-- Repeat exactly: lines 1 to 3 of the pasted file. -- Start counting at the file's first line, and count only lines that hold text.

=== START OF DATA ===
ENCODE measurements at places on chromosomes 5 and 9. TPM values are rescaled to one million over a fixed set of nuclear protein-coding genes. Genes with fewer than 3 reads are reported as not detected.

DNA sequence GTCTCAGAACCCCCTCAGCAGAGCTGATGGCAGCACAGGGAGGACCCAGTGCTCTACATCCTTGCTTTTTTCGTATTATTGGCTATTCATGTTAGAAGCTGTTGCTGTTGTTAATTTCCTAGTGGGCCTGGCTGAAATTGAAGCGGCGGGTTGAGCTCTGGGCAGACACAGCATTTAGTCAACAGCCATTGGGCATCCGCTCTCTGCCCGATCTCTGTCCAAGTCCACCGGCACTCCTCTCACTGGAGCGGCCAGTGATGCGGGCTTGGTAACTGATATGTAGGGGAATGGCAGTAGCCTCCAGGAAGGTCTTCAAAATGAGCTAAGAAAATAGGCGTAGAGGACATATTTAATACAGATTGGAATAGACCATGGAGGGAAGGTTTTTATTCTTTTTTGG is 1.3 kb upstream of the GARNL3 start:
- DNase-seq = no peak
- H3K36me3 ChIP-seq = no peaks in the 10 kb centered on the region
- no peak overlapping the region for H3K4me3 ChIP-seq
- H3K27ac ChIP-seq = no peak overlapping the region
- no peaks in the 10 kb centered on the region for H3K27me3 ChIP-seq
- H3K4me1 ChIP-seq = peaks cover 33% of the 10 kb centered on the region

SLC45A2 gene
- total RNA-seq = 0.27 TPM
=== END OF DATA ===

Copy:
ENCODE measurements at places on chromosomes 5 and 9. TPM values are rescaled to one million over a fixed set of nuclear protein-coding genes. Genes with fewer than 3 reads are reported as not detected.

DNA sequence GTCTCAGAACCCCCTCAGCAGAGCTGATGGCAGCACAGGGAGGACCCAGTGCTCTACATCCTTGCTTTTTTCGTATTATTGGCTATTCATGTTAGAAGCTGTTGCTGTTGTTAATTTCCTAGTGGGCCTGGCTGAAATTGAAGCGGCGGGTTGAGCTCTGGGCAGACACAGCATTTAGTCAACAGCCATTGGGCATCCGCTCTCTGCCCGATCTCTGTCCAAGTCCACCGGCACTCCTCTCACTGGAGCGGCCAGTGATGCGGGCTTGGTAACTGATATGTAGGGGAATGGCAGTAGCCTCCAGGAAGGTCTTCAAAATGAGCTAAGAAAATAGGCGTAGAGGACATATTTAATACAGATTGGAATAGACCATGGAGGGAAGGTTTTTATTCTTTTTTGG is 1.3 kb upstream of the GARNL3 start:
- DNase-seq = no peak